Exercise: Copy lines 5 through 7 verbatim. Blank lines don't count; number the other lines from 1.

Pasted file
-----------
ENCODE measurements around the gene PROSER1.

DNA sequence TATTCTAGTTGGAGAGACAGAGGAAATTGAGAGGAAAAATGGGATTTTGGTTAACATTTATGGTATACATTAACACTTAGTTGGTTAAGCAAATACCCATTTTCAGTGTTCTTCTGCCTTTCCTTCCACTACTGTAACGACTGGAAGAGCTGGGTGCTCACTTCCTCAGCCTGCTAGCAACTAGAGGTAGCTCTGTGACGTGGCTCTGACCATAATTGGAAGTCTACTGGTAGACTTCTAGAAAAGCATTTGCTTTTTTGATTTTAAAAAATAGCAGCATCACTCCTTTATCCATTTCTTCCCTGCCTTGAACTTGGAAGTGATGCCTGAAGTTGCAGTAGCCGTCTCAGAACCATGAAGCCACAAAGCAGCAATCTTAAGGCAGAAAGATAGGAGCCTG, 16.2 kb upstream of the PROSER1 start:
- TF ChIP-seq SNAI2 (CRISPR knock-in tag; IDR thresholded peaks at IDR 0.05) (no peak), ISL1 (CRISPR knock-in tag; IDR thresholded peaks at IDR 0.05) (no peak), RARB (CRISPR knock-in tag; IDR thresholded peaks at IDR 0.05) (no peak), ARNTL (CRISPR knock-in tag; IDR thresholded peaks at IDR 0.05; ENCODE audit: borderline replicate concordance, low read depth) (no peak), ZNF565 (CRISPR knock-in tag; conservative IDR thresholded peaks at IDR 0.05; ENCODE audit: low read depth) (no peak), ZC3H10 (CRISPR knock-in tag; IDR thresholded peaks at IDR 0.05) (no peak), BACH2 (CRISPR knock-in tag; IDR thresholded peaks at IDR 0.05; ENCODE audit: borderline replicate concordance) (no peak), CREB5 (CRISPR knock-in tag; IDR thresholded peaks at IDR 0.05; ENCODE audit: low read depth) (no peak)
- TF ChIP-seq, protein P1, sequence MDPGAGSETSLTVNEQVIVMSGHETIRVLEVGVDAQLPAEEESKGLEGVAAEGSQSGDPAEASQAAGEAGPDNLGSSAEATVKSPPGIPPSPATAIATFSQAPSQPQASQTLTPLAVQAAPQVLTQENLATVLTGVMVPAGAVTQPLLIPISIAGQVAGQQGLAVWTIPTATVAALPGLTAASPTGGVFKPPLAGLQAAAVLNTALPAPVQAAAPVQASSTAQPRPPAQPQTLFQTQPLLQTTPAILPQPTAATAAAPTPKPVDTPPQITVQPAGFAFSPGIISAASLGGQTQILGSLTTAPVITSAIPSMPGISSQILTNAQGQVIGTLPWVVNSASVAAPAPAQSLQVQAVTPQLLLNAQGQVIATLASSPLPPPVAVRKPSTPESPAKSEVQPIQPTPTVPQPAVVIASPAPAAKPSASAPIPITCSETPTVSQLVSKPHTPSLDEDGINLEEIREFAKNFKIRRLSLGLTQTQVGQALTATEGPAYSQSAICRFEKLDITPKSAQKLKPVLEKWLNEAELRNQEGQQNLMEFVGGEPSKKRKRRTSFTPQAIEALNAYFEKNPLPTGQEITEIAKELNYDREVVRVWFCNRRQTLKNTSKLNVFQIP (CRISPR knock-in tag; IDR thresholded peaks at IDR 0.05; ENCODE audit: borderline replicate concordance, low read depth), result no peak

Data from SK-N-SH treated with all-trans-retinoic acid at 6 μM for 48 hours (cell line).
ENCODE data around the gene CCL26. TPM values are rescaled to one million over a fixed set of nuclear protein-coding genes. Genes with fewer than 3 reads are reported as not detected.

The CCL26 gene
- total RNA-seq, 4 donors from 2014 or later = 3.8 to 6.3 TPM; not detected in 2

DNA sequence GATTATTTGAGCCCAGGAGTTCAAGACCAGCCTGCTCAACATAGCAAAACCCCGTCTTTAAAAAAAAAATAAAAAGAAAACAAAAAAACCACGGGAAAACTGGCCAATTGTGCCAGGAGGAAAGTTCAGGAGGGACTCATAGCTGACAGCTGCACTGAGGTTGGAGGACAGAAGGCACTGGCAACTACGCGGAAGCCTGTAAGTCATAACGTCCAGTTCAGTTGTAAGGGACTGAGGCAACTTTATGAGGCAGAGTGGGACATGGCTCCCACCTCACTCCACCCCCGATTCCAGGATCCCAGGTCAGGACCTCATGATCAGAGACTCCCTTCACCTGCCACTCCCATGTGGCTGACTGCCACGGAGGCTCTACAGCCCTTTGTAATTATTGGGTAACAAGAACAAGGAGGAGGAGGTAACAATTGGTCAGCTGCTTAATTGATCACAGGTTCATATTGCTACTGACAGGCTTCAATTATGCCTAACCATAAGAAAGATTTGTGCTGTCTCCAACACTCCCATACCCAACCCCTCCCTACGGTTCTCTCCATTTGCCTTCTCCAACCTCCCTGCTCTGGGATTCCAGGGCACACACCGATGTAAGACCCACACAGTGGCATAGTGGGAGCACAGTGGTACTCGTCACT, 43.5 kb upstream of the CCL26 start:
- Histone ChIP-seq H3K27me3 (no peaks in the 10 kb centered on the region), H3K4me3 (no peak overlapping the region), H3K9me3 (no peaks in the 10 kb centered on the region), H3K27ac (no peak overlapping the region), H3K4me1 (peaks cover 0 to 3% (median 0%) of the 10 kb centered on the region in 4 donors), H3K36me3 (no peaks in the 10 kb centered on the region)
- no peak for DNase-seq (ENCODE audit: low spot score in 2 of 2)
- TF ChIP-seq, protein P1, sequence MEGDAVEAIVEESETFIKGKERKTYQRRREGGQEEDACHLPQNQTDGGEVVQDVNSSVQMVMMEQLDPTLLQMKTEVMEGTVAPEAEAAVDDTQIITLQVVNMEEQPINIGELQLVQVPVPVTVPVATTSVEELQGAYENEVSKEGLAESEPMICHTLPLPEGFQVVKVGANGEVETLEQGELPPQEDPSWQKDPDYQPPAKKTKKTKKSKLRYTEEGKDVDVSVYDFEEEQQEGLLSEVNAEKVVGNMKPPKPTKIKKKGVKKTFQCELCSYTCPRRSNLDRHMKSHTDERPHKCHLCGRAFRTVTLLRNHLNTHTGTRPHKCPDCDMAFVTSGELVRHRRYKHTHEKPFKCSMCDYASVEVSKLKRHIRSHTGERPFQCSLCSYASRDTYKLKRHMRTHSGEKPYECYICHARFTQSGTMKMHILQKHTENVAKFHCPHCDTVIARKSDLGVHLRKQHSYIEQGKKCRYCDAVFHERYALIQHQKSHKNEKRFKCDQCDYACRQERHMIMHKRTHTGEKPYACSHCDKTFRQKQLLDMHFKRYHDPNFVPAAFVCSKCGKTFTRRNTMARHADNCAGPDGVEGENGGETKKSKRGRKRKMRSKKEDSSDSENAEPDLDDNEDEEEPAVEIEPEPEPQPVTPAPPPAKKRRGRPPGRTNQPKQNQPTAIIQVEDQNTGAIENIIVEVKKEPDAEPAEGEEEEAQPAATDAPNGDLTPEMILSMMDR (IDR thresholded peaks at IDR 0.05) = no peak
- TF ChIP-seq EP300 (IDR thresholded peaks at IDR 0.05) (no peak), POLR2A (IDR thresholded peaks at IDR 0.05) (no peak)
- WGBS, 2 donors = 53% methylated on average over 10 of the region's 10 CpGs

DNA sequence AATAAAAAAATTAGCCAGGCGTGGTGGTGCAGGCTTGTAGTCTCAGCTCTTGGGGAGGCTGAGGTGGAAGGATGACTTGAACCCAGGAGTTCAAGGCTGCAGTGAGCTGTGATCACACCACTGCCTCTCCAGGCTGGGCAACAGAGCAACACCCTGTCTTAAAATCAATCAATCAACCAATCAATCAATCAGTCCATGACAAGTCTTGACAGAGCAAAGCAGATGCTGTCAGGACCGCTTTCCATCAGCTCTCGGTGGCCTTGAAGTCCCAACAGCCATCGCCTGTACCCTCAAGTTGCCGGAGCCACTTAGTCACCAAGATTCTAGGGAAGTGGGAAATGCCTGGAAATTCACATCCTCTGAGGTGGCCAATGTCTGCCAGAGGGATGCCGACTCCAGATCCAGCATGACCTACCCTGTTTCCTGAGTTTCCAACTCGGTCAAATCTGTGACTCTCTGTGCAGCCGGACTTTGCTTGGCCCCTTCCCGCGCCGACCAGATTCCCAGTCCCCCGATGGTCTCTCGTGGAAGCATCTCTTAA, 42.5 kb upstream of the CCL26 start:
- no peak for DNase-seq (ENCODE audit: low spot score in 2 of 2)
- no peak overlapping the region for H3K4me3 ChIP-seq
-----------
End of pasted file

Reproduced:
Data from SK-N-SH treated with all-trans-retinoic acid at 6 μM for 48 hours (cell line).
ENCODE data around the gene CCL26. TPM values are rescaled to one million over a fixed set of nuclear protein-coding genes. Genes with fewer than 3 reads are reported as not detected.

The CCL26 gene